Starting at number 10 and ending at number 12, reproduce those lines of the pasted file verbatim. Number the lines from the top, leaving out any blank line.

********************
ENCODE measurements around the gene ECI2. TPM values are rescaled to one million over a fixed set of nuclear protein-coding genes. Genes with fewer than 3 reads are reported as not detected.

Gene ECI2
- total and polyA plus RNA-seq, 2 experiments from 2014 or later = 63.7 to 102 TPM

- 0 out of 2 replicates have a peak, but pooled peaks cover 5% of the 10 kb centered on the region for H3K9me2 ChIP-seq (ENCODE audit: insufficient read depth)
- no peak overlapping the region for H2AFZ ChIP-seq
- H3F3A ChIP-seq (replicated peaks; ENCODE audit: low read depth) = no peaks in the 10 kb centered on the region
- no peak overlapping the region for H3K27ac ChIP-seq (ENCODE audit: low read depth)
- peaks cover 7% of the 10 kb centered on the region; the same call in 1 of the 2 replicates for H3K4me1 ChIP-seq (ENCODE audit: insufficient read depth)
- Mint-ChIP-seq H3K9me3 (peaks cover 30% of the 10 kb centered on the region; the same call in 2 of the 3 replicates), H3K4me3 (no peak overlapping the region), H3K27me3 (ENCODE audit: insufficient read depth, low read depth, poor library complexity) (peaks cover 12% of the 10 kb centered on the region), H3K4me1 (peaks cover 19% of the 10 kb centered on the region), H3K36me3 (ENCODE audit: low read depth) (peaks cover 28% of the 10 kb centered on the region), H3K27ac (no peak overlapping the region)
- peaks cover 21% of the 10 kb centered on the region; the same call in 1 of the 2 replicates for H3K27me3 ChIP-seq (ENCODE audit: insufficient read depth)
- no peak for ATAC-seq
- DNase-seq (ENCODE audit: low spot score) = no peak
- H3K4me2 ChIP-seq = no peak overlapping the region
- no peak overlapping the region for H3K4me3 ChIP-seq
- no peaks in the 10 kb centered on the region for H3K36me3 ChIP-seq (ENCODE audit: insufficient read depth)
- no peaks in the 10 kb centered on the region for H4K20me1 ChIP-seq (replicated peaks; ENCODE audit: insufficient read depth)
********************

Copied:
- peaks cover 21% of the 10 kb centered on the region; the same call in 1 of the 2 replicates for H3K27me3 ChIP-seq (ENCODE audit: insufficient read depth)
- no peak for ATAC-seq
- DNase-seq (ENCODE audit: low spot score) = no peak